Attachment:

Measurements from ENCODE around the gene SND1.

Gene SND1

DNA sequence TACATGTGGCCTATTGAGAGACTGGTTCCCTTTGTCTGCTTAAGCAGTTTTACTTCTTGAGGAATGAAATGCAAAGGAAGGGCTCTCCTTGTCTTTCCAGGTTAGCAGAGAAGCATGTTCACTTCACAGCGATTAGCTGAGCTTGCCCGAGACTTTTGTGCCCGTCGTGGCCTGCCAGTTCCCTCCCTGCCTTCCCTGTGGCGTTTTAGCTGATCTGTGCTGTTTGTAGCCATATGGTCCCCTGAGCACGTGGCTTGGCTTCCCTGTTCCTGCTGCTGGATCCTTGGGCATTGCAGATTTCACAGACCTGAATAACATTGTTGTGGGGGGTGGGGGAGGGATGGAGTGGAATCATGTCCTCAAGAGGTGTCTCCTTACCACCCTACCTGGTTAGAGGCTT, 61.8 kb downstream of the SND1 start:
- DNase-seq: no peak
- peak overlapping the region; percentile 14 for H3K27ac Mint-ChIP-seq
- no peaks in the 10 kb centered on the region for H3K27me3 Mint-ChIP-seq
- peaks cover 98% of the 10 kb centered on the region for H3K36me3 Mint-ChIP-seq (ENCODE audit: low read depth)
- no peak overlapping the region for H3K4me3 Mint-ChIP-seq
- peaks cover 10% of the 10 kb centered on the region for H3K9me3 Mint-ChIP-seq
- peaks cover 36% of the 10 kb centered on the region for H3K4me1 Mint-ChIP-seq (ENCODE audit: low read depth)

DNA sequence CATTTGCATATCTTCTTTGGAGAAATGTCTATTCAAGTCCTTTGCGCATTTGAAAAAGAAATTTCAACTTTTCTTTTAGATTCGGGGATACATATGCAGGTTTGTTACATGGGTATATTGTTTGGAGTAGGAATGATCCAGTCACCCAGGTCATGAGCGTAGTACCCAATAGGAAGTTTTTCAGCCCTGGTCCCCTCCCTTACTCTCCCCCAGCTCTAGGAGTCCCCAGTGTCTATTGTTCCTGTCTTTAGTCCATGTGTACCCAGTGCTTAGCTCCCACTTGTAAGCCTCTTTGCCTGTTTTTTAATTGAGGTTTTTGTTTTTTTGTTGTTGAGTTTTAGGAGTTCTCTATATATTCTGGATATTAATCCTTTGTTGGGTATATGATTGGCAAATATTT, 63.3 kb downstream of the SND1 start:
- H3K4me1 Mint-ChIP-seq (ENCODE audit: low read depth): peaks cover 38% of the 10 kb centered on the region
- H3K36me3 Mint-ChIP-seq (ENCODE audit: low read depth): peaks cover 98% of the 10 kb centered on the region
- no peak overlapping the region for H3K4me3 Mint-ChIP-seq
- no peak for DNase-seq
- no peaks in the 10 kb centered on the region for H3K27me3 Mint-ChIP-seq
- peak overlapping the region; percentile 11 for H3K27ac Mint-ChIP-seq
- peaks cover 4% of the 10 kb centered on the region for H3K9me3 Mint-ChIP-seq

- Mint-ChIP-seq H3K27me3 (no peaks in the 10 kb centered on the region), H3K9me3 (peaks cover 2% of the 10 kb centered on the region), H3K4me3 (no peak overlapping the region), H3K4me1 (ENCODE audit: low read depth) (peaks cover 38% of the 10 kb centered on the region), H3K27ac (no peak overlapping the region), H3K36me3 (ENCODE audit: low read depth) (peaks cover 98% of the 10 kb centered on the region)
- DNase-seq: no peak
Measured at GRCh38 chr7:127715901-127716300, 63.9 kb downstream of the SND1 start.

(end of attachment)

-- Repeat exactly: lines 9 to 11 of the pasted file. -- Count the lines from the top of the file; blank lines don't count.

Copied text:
- peaks cover 10% of the 10 kb centered on the region for H3K9me3 Mint-ChIP-seq
- peaks cover 36% of the 10 kb centered on the region for H3K4me1 Mint-ChIP-seq (ENCODE audit: low read depth)

DNA sequence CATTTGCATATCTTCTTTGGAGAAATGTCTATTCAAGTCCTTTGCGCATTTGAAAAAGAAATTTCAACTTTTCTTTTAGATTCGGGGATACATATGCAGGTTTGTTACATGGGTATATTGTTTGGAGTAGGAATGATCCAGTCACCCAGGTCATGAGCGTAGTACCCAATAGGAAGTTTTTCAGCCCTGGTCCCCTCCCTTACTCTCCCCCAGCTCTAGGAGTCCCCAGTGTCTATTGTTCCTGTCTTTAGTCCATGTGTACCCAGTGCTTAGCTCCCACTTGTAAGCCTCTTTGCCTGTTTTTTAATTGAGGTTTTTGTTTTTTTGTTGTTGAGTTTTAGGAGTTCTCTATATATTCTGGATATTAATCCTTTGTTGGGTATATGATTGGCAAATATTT, 63.3 kb downstream of the SND1 start: